On expanding the talks, Raila was merely echoing the overarching message of yesterday’s engagement. Previous speakers called for inclusion of other stakeholders for fruitful engagements.
“We must meet on a neutral ground, where we can talk as equals,” Narc Kenya leader Martha Karua said.
The speakers slammed President Ruto for allegedly lacking seriousness in the talks, faulting Kenya Kwanza’s selection of Eldas lawmaker Adan Keynan, a Jubilee member, as one of its negotiators.
“You can always know when someone is serious in dialogue. How can you prefix dialogues with denials... and limit it to reconstitution of IEBC?,” Wiper leader Kalonzo Musyoka posed. Azimio would later propose the same in one of the 13 resolutions it made.
“Each party to the National Dialogue shall be allowed to put forward a set of thematic concerns for the National Dialogue. No party shall have a veto power on the thematic concerns and/or right to oppose a proposed thematic concern from another party,” activist Suba Churchill read the sixth resolution.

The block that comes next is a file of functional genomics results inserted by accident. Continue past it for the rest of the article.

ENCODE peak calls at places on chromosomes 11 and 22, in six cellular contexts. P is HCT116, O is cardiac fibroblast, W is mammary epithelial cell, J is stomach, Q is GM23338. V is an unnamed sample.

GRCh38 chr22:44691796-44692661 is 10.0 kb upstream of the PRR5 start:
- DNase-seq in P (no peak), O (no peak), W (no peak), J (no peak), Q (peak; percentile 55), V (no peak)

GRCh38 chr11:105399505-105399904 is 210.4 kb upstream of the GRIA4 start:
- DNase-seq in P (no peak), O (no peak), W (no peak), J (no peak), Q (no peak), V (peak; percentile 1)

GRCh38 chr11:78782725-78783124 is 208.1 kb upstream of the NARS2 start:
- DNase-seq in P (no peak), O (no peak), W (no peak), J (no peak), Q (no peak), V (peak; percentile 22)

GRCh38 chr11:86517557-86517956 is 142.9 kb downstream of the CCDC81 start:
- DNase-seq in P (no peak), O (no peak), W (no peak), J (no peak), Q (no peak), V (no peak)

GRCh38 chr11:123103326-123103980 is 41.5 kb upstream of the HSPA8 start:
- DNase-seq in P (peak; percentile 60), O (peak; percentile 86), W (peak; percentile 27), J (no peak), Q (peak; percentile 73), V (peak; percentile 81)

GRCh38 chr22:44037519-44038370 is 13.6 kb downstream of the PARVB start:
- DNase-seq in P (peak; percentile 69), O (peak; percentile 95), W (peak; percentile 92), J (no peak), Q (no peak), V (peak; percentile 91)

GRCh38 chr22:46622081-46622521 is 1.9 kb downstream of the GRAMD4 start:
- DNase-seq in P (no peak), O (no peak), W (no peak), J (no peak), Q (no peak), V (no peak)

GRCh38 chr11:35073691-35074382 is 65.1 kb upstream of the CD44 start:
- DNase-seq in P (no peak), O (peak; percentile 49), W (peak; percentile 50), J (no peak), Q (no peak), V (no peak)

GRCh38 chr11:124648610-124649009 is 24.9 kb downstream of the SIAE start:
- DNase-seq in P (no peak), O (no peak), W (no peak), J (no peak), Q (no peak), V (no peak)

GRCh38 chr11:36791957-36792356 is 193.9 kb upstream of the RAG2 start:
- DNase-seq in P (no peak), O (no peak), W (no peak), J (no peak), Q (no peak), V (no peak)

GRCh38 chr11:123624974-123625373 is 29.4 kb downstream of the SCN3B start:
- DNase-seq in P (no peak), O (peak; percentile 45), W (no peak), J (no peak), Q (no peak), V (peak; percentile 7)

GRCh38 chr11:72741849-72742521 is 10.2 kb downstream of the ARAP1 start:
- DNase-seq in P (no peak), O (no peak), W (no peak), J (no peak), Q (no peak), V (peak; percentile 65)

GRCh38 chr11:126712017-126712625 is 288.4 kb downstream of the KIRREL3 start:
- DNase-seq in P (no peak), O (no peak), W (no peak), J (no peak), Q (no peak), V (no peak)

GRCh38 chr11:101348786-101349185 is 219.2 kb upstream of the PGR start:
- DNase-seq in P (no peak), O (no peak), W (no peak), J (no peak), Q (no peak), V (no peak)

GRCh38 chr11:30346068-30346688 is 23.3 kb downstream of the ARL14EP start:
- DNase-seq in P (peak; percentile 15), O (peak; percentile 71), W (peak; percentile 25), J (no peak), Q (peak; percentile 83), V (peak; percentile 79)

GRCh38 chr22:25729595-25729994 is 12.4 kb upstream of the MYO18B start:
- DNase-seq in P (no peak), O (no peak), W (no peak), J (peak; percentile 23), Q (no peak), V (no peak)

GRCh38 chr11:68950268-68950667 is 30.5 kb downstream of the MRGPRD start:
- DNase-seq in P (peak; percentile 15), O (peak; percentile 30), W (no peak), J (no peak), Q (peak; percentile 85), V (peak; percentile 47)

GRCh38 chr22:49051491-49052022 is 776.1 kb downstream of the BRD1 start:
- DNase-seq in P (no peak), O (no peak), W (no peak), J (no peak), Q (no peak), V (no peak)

“Kenya Kwanza has failed the test of good faith,” said former Defence Cabinet Secretary Eugene Wamalwa. “Matters facing this country are too serious to be left to Parliament.”
National Assembly Minority Leader Opiyo Wandayi said Parliament was not representative enough to address concerns of Kenyans who did not vote.
“Parliament has never offered any solutions to the issues facing Kenyans. In fact, it has been an impediment to our progress,” the Ugunja MP said, as he alleged the presence of Venezuelan nationals in the country, who he said had been contracted to manipulate the election servers that Azimio wants to be opened.